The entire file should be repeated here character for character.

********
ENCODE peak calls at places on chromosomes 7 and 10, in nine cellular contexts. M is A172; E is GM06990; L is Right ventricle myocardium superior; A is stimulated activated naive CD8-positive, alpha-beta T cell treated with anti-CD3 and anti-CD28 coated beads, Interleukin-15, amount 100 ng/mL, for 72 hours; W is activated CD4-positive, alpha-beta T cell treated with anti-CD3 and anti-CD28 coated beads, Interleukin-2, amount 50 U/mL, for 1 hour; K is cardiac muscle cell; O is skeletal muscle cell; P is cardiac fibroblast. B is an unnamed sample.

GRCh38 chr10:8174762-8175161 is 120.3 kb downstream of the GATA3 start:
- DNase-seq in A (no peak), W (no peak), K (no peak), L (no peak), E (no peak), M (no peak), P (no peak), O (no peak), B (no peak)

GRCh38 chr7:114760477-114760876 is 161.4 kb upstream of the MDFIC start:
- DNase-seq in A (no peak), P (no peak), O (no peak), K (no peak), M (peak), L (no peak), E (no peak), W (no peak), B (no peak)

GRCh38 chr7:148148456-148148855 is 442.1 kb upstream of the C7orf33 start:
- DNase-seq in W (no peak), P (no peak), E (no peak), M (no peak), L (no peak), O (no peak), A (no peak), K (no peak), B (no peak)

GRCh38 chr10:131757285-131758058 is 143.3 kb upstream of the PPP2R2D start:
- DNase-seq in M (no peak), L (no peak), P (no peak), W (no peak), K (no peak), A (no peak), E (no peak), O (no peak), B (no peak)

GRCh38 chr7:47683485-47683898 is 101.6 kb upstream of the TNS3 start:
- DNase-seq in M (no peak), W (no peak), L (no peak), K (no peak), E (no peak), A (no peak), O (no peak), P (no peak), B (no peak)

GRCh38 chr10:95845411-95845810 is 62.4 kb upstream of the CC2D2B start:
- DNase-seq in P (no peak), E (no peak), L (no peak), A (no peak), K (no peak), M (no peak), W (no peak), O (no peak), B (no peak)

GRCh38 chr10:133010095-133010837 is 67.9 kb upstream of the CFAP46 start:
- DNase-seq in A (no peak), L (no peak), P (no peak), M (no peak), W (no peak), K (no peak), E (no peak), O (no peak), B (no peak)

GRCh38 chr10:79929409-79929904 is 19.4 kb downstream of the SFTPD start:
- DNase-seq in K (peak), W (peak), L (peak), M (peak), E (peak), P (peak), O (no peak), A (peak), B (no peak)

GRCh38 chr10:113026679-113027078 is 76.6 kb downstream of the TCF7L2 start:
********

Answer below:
ENCODE peak calls at places on chromosomes 7 and 10, in nine cellular contexts. M is A172; E is GM06990; L is Right ventricle myocardium superior; A is stimulated activated naive CD8-positive, alpha-beta T cell treated with anti-CD3 and anti-CD28 coated beads, Interleukin-15, amount 100 ng/mL, for 72 hours; W is activated CD4-positive, alpha-beta T cell treated with anti-CD3 and anti-CD28 coated beads, Interleukin-2, amount 50 U/mL, for 1 hour; K is cardiac muscle cell; O is skeletal muscle cell; P is cardiac fibroblast. B is an unnamed sample.

GRCh38 chr10:8174762-8175161 is 120.3 kb downstream of the GATA3 start:
- DNase-seq in A (no peak), W (no peak), K (no peak), L (no peak), E (no peak), M (no peak), P (no peak), O (no peak), B (no peak)

GRCh38 chr7:114760477-114760876 is 161.4 kb upstream of the MDFIC start:
- DNase-seq in A (no peak), P (no peak), O (no peak), K (no peak), M (peak), L (no peak), E (no peak), W (no peak), B (no peak)

GRCh38 chr7:148148456-148148855 is 442.1 kb upstream of the C7orf33 start:
- DNase-seq in W (no peak), P (no peak), E (no peak), M (no peak), L (no peak), O (no peak), A (no peak), K (no peak), B (no peak)

GRCh38 chr10:131757285-131758058 is 143.3 kb upstream of the PPP2R2D start:
- DNase-seq in M (no peak), L (no peak), P (no peak), W (no peak), K (no peak), A (no peak), E (no peak), O (no peak), B (no peak)

GRCh38 chr7:47683485-47683898 is 101.6 kb upstream of the TNS3 start:
- DNase-seq in M (no peak), W (no peak), L (no peak), K (no peak), E (no peak), A (no peak), O (no peak), P (no peak), B (no peak)

GRCh38 chr10:95845411-95845810 is 62.4 kb upstream of the CC2D2B start:
- DNase-seq in P (no peak), E (no peak), L (no peak), A (no peak), K (no peak), M (no peak), W (no peak), O (no peak), B (no peak)

GRCh38 chr10:133010095-133010837 is 67.9 kb upstream of the CFAP46 start:
- DNase-seq in A (no peak), L (no peak), P (no peak), M (no peak), W (no peak), K (no peak), E (no peak), O (no peak), B (no peak)

GRCh38 chr10:79929409-79929904 is 19.4 kb downstream of the SFTPD start:
- DNase-seq in K (peak), W (peak), L (peak), M (peak), E (peak), P (peak), O (no peak), A (peak), B (no peak)

GRCh38 chr10:113026679-113027078 is 76.6 kb downstream of the TCF7L2 start: